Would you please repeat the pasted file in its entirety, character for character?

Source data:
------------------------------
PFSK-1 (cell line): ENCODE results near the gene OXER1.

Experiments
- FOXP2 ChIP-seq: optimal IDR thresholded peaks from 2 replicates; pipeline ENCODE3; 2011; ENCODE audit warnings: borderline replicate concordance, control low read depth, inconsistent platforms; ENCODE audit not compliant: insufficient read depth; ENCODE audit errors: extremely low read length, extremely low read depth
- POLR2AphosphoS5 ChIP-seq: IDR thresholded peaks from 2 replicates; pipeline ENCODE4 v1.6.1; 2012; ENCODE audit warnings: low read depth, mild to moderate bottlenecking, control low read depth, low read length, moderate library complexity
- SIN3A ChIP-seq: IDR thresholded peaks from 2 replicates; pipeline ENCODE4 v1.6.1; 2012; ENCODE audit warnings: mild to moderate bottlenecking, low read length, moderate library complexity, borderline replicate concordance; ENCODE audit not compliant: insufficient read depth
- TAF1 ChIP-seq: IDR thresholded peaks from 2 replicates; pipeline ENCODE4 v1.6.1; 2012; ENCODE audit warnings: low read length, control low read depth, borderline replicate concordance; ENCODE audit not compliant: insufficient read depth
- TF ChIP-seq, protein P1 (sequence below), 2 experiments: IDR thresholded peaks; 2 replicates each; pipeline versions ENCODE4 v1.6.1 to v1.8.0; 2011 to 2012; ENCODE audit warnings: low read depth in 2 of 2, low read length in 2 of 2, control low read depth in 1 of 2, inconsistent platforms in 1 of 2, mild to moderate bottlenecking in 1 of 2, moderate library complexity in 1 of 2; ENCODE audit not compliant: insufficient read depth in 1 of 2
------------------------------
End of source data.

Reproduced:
PFSK-1 (cell line): ENCODE results near the gene OXER1.

Experiments
- FOXP2 ChIP-seq: optimal IDR thresholded peaks from 2 replicates; pipeline ENCODE3; 2011; ENCODE audit warnings: borderline replicate concordance, control low read depth, inconsistent platforms; ENCODE audit not compliant: insufficient read depth; ENCODE audit errors: extremely low read length, extremely low read depth
- POLR2AphosphoS5 ChIP-seq: IDR thresholded peaks from 2 replicates; pipeline ENCODE4 v1.6.1; 2012; ENCODE audit warnings: low read depth, mild to moderate bottlenecking, control low read depth, low read length, moderate library complexity
- SIN3A ChIP-seq: IDR thresholded peaks from 2 replicates; pipeline ENCODE4 v1.6.1; 2012; ENCODE audit warnings: mild to moderate bottlenecking, low read length, moderate library complexity, borderline replicate concordance; ENCODE audit not compliant: insufficient read depth
- TAF1 ChIP-seq: IDR thresholded peaks from 2 replicates; pipeline ENCODE4 v1.6.1; 2012; ENCODE audit warnings: low read length, control low read depth, borderline replicate concordance; ENCODE audit not compliant: insufficient read depth
- TF ChIP-seq, protein P1 (sequence below), 2 experiments: IDR thresholded peaks; 2 replicates each; pipeline versions ENCODE4 v1.6.1 to v1.8.0; 2011 to 2012; ENCODE audit warnings: low read depth in 2 of 2, low read length in 2 of 2, control low read depth in 1 of 2, inconsistent platforms in 1 of 2, mild to moderate bottlenecking in 1 of 2, moderate library complexity in 1 of 2; ENCODE audit not compliant: insufficient read depth in 1 of 2